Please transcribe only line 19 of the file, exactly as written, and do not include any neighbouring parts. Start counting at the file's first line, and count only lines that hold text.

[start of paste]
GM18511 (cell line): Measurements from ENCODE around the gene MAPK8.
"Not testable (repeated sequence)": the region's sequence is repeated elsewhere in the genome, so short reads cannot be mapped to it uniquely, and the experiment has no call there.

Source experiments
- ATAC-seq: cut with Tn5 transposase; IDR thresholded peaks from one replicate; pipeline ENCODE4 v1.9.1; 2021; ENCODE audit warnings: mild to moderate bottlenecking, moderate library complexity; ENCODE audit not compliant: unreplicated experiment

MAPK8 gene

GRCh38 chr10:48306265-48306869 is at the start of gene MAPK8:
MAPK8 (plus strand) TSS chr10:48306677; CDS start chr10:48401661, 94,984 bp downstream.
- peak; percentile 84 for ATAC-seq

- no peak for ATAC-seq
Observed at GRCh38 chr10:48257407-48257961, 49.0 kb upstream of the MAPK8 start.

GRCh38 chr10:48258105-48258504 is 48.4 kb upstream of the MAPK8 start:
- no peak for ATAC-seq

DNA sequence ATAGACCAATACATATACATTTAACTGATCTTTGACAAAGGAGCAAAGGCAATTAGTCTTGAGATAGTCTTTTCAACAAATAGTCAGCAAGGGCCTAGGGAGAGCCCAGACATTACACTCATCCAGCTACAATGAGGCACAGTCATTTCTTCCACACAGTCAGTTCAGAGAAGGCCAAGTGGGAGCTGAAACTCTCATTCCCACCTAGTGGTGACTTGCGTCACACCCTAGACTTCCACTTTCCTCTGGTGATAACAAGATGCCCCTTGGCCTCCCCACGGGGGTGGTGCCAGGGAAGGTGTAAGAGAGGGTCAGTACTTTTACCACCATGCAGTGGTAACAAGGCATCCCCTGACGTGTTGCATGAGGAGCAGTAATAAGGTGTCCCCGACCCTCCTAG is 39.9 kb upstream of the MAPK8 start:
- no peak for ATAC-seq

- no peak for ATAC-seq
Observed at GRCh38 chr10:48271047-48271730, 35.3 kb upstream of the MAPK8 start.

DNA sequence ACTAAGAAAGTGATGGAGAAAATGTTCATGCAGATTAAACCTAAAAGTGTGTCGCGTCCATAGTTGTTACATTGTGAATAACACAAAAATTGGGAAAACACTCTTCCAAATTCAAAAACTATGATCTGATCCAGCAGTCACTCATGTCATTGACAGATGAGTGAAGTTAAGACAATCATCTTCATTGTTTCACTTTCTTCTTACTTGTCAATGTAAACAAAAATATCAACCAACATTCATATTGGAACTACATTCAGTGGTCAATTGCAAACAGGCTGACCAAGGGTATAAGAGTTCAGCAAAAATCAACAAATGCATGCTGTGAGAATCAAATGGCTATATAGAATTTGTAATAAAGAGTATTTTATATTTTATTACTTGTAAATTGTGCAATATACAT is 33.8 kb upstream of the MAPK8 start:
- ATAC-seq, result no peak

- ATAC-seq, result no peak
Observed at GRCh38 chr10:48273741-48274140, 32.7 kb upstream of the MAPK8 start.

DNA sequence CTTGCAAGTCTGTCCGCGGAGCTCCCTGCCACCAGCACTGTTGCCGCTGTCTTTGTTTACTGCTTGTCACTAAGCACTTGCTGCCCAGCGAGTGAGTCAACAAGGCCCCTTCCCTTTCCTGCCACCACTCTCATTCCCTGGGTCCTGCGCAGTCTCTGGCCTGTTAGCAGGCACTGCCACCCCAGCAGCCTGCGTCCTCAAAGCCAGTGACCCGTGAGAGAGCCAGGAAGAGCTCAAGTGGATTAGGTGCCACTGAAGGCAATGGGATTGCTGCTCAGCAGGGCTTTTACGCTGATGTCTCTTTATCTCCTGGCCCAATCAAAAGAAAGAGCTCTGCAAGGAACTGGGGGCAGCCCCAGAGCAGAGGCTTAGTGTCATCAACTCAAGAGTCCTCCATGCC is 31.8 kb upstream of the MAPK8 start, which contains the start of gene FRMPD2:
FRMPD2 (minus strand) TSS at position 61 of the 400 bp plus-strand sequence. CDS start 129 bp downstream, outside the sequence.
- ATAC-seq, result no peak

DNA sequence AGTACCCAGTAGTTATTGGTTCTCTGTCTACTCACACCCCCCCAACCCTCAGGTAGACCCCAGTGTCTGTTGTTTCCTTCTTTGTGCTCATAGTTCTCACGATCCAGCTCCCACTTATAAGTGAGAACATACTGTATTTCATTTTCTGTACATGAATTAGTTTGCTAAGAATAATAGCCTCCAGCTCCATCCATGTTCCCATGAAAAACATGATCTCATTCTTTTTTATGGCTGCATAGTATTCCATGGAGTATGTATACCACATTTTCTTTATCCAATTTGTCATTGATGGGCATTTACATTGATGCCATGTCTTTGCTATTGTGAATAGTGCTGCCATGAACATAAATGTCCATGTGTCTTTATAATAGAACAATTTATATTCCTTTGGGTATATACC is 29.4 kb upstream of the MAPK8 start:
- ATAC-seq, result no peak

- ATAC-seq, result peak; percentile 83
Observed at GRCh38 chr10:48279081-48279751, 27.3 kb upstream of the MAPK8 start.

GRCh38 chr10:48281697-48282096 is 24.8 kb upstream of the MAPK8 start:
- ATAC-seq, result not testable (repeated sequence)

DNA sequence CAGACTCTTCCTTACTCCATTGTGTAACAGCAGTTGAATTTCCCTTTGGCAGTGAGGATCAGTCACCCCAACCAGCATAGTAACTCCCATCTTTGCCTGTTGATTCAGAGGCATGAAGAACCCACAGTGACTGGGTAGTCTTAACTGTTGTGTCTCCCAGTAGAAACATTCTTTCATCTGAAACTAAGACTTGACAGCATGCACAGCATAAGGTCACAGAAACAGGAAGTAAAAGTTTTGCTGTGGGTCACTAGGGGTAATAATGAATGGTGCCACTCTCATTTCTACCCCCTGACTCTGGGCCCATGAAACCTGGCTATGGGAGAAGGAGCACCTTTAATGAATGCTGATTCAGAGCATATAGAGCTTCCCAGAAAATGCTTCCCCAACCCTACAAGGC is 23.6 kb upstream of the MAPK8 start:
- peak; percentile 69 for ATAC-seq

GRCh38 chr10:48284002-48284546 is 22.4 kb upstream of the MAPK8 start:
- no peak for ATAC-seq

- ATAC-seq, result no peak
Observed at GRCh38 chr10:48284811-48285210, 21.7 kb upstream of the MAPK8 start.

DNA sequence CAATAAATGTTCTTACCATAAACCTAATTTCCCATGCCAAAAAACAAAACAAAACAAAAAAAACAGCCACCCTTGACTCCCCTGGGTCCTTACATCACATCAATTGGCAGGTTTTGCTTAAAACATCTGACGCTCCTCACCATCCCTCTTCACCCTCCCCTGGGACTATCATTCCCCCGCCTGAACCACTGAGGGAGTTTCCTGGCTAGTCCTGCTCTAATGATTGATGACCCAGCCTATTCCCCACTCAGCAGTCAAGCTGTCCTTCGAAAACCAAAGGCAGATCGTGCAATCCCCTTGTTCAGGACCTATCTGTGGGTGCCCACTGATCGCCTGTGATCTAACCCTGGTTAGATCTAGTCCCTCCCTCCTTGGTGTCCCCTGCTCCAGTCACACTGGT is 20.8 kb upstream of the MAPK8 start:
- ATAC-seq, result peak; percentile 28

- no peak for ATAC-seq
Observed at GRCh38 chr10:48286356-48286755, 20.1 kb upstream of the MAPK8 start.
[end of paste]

- ATAC-seq, result no peak